Often media coverage of Minnesota's debate over raising state minimum seems generated by "pseudoevents"--press conferences or protests--with canned talking points for or against, but two recent articles in the Faribault and Owatonna newspapers reveal a slightly different story.
Freshman state senator Vicki Jensen, who owns an independent insurance agency with her husband Trevor, holds regular informal public meetings with her constituents. Her most recent meetings this past weekend focused on the issue of raising the minimum wage--and the discussion seems fairly free ranging.
In State Senator Vicki Jensen holds open discussion with Owatonna residents, the Owatonna People's Press's Peter Byrne reports:
When Minnesota State Senator Vicki Jensen (DFL- Owatonna) met with residents of Senate District 24 on Saturday at the Elks Lodge, a possible minimum wage increase in Minnesota was the main focus of the discussion.
This was Jensen’s 11th Saturday meeting with Owatonna residents.
The state of Minnesota current ranks in with the 43rd lowest minimum wage, $6.15, of the 45 states, plus Washington, D.C., that have a minimum wage. The remaining five states have no minimum wage requirement.
“I was hoping to start a good conversation about minimum wage in our state,” Jensen said to kick off the meeting. . . .
Jensen outlined the issue, and others joined in:
Owatonna Mayor Tom Kuntz attended Jensen’s discussion and brought up another issue tied to minimum wage: training.
“Owatonna has a number of businesses willing to pay the higher amounts, such as $11 per hour,” Kuntz said. “But the issue they’re facing is finding workers with the necessary training to fill those positions.”
Kuntz’s point is one common to the minimum wage debate. Jensen agreed, taking the opportunity to talk about the minimum wage issue as a whole, not just numbers. . . .
A number of residents turned out for the Saturday meeting. Todd Andrix, an Owatonna High School teacher, was among them and voiced a concern involving the youth of the area.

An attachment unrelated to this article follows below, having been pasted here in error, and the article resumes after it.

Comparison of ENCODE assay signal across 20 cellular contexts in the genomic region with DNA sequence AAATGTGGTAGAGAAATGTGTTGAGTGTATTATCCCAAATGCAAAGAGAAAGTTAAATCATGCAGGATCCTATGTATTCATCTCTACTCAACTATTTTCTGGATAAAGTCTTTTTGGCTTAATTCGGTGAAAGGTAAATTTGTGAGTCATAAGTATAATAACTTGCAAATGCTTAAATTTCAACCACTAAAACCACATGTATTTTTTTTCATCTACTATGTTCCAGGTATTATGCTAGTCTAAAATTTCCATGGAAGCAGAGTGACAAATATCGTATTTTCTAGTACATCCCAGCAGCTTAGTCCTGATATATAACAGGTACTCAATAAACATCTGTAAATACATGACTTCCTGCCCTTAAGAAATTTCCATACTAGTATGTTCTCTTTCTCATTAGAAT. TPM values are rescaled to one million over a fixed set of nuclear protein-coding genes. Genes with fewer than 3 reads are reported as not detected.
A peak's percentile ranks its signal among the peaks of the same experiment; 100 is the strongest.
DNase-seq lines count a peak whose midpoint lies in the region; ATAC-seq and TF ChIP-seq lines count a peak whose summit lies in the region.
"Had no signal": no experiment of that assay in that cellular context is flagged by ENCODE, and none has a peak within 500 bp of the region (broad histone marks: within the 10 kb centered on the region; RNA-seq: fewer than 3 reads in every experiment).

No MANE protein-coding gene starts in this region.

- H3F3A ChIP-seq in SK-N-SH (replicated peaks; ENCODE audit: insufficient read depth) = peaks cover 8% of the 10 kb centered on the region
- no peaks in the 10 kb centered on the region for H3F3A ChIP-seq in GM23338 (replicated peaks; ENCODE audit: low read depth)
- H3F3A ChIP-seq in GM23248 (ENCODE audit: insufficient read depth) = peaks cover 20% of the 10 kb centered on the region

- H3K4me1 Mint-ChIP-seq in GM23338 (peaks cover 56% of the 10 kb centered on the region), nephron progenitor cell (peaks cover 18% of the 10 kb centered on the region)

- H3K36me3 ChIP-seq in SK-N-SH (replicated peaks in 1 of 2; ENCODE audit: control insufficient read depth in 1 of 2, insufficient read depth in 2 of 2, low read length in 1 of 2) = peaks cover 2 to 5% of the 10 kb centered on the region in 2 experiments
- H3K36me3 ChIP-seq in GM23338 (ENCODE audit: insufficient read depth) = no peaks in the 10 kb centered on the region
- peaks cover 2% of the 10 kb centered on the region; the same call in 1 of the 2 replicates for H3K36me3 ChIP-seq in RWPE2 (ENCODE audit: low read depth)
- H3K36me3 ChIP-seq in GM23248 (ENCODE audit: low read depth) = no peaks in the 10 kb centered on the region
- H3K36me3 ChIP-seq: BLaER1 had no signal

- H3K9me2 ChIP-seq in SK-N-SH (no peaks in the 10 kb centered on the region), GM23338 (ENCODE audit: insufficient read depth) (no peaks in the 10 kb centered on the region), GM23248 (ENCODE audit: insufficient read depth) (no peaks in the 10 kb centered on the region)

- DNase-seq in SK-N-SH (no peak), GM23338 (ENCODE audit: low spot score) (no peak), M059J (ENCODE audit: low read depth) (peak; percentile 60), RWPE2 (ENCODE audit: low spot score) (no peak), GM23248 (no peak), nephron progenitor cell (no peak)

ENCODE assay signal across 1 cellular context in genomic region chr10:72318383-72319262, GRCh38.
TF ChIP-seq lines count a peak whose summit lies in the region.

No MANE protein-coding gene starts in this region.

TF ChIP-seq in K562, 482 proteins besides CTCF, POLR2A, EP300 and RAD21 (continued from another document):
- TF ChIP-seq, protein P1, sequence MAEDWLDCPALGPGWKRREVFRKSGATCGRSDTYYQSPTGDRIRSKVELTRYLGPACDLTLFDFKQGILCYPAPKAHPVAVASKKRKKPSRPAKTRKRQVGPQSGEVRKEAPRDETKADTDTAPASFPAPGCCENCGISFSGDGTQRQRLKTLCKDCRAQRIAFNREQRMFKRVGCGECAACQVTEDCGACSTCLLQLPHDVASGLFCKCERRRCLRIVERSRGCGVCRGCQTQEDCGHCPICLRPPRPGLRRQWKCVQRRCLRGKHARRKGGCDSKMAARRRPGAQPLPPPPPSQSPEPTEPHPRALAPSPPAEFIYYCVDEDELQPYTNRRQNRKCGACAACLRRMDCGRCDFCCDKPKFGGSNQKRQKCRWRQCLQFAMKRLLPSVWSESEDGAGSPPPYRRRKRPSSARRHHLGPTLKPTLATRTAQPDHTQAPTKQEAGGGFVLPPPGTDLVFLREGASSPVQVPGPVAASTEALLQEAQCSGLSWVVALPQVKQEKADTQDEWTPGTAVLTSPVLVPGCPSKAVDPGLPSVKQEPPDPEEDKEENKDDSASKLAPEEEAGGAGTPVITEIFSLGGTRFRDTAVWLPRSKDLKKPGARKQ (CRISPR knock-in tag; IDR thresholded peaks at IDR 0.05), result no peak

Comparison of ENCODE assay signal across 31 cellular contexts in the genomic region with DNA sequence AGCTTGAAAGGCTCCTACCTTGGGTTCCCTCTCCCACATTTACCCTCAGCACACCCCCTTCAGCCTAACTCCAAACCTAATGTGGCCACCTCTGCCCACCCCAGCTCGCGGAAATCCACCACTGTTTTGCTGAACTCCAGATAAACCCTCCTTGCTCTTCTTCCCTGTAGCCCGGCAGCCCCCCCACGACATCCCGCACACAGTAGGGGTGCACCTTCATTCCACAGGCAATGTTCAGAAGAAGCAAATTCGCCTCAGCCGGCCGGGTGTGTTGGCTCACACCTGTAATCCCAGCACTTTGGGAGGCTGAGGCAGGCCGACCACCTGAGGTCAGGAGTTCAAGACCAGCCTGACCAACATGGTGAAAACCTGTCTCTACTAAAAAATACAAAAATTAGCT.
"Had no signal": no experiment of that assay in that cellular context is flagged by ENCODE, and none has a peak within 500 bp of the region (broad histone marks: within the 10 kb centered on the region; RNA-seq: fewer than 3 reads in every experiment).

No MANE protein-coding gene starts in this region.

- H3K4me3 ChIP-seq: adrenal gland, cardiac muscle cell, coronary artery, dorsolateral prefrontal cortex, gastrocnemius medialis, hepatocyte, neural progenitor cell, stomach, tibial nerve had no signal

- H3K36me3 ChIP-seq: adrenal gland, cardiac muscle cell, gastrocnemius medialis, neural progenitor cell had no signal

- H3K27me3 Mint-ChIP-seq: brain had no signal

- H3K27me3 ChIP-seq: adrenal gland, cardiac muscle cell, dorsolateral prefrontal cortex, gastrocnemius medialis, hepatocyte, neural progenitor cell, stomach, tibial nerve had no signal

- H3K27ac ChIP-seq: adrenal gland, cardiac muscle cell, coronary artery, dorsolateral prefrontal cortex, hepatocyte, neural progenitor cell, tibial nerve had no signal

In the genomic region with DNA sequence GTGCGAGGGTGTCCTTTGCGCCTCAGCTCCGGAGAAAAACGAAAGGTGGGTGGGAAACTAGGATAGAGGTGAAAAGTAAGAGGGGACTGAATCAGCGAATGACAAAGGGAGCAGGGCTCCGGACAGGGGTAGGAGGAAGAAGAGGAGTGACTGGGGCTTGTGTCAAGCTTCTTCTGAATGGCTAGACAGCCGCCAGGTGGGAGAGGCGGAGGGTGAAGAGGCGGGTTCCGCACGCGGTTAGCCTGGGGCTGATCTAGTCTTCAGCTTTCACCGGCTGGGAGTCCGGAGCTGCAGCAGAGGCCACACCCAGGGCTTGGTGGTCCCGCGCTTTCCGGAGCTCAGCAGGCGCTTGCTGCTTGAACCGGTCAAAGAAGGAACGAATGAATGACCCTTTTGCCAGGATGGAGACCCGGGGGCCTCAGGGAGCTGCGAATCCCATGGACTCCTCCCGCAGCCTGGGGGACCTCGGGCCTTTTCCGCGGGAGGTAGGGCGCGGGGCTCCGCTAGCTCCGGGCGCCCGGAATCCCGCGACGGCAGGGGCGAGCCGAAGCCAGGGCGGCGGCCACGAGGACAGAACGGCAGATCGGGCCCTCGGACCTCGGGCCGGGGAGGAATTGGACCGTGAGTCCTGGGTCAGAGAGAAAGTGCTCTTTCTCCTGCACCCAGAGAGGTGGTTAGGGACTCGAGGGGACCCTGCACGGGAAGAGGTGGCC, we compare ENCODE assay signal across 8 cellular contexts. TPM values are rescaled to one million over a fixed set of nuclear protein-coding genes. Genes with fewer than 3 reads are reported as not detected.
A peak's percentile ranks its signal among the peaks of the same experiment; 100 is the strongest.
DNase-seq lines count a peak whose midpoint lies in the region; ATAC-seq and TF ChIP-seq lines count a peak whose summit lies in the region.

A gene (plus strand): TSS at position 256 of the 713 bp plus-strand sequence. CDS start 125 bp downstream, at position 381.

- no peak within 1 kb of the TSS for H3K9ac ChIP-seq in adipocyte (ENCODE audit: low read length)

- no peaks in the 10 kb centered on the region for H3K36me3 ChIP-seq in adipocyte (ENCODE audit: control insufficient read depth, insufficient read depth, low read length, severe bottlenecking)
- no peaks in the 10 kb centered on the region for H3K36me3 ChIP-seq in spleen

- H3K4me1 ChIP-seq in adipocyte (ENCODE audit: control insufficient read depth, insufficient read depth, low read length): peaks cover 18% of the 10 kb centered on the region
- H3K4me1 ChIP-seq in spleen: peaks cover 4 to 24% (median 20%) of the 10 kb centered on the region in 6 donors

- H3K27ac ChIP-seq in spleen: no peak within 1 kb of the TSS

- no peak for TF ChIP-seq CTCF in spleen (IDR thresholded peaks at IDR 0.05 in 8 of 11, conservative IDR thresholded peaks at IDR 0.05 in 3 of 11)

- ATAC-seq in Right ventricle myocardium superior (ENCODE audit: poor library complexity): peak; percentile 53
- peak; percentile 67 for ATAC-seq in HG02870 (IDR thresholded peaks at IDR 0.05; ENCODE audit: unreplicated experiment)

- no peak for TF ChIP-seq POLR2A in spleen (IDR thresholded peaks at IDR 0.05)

“I’ve been seeing students at the high school missing assignments because of the times they had to work,” Andrix said. “It’s one thing if they’re just working to buy a car or a new computer, but some of these kids having to work to help their families get by.” . . .
Read the entire article at the OPP to learned about ideas voters offered to Jensen.
In the Faribault Daily News, Carrie Sviggum reports in Minimum wage talk with Sen. Vicki Jensen sparks debate:
The question on Saturday, for a vocal group of constituents at the Central Avenue coffee shop with Sen. Vicki Jensen (DFL-Owatonna), was not should we raise the minimum wage, but by how much.
Jensen said as a small business owner herself she understands the balancing act employers have to make when determining their employees’ wages. Opponents of raising the minimum wage say small business owners will have to reduce their employees' hours or let them go.
Jensen voted yes to increase the minimum wage to $7.75, which passed the state senate by a margin of 39-28 in May. . . .
According to a Jensen aide, the local discussion echoed what the state senator heard in Owatonna and Waseca on Saturday:
It was Jensen’s third stop of the day, first in Waseca, then Owatonna to hear from voters on the issue that will likely be decided in the next legislative session.
Kevin George, the legislative aid to Jensen, said that the turnout in Faribault represented what they heard at the different stops that morning, which is that most people seem to be in agreement that raising the minimum wage to $7.75 is not enough. . .
Check out the rest at the FDN.
Photo: State Senator Vicki Jensen.
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